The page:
Memory Craft Book (North American Edition)

The book Memory Craft by Lynne Kelly is now available in North America. It’s one of the best memory books I’ve read, and I recommend checking it out.

You can find out more on this page, or order directly with one of the links below:




Memory Craft by Lynne Kelly

Groundbreaking anthropologist and memory champion Lynne Kelly reveals how we can use ancient and traditional mnemonic methods to enhance and expand our memory.

Our brain is a muscle. Like our bodies, it needs exercise. In the last few hundred years, we have stopped training our memories and we have lost the ability to memorize large amounts of information—something our ancestors could do with ease. After discovering that the true purpose of monuments like Easter Island and Stonehenge were to act as memory palaces, Kelly takes this knowledge and introduces us to the best memory techniques humans have ever devised, from ancient times and the Middle Ages to methods used by today’s memory athletes. A memory champion herself, Kelly tests all these methods and demonstrate the extraordinary capacity of our brains at any age. For anyone who needs to memorize a speech or a script, learn anatomy or a foreign language, or prepare for an exam, Memory Craft offers proven techniques and simple strategies for anyone who has trouble remembering names or dates, or for older people who want to keep their minds agile. In addition to getting in touch with our own human and anthropological foundations, Memory Craft shows how all things mnemonic can be playful, creative, and fun.

Dr. Lynne Kelly is a science writer and an Honorary Research Associate at La Trobe University. She lives in Melbourne, Australia and is the author of Knowledge and Power in Prehistoric Societies (Cambridge).

You can also read a long forum thread about it here:


It is good for beginners


If I had to recommend only a couple of books for a beginner, I’d probably recommend Memory Craft along with Quantum Memory Power.


I got my copy from Book Distributors some time back. Think I paid $20. Took a month or more to get here


Thank you, Artmemorylover. I would love to hear how you go with the lukasa. I get so many emails from people who are astounded how well it works. But then again, Indigenous cultures have been using memory boards for millennia so we shouldn’t be surprised!



Hi! Here in Finland I’m waiting for this to be published in Europe. Do you have any information on when it’s going to happen?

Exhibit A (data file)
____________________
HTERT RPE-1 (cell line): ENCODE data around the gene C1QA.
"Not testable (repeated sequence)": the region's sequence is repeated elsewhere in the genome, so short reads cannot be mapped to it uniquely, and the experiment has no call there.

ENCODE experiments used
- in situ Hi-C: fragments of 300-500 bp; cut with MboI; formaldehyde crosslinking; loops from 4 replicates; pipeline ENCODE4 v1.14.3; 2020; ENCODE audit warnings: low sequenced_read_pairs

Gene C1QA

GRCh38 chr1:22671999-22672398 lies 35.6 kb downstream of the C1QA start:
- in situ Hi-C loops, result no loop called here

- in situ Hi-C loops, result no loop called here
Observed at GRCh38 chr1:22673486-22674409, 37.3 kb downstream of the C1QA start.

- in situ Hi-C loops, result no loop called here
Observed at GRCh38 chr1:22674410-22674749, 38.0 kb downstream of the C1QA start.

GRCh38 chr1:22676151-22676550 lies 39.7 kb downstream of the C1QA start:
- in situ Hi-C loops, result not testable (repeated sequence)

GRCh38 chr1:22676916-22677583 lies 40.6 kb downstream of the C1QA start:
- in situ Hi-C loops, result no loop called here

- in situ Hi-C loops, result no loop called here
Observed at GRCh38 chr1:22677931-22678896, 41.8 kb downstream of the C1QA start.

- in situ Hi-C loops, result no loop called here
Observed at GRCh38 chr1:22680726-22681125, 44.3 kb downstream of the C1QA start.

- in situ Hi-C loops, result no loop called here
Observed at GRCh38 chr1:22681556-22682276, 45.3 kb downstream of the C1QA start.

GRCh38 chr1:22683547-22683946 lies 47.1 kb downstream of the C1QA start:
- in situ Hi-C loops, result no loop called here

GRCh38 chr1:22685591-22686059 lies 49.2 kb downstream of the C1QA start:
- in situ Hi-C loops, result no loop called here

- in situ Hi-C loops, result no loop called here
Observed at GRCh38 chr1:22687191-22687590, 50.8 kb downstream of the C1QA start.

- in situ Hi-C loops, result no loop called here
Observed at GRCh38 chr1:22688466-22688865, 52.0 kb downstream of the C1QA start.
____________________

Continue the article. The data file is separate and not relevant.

Hi EnderRyder,

Thank you so much for your interest in Memory Craft. I am sorry that this is an issue. I really don’t understand the publishing world and rules. I am told the Australian edition will be available in Europe in the next few days. has the Kindle edition now. I am told it will have the paperback as well. It should be available on other online sites as well. Memory Craft is also available from Book Depository for everywhere in the world.

I wish I could be more help. I’ll ask my publisher again.



I’m also from Finland and purchased the book last summer from Australia through Price was then 18.27 €, free shipping, no tax, no customs, no hassle, only fun!
Seems that the price is though now 22.75 € which is 0.75 € over the Finnish tax free limit, so in worst case you might need to pay the 10% book VAT on 22.75 €, still affordable for this great book!


Thanks for the info!


I have just been told that the Australian edition is available through Kobo, including the audiobook and ebook



I think “Memory Craft” is terrific, and is even more charming and helpful after hearing a few of Lynne Kelly’s podcast appearances. Her engaging personality shines through the book and especially in interviews. As an amateur mnemonist since the late 1980’s (thanks to Harry Lorayne’s “The Memory Book”), I’ve read a lot on this subject and was struck by how she weaves scholarship and cultural history into practical techniques for improving memory.

As a psychiatrist who also tries to help patients with useful psychological techniques and ideas, I’ve been thinking for a while of trying to integrate memory palace/mnemonic techniques into helping patients remember important ideas. After all, if you can’t remember what to think and do in certain situations, what’s the use of learning new ways to reframe and respond to circumstances beyond your control? I haven’t put the time into this, but a book like “Memory Craft” is another important bit of inspiration along the way. Thanks, Lynne!

PS I ordered my book from Book Depository in Australia a few months ago.


Can you share your lukasa? I’m curious.

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I’m going to embarrass everybody when I take it upon myself to say that this forum is very fortunate to have Lynne as a regular participant. Despite her obligations, she gives generously of her time, always accessible, straightforward and personable. While we do have knowledgeable enthusiasts here, AFAIK, no one else has done this kind of extensive research at a professional level and nobody had heard of the Lukasa.

She wears no pretensions or attitudes. I have spent a lot of time in Academia and this is a real problem. It can be a problem with authors too. I have two college profs and two writers in my immediate family and sometimes their smug condescension make me wanna slap’em upside the head.

Thank you.


I am really chuffed, zvuv. Thank you.



Hi salvatorej,

Thank you so much for saying such lovely things. I really appreciate your comments and the idea of using memory techniques with patients psychological issues. I hope that we will hear more about that.




I just finished reading this book. It’s well worth a read!!


Thank you!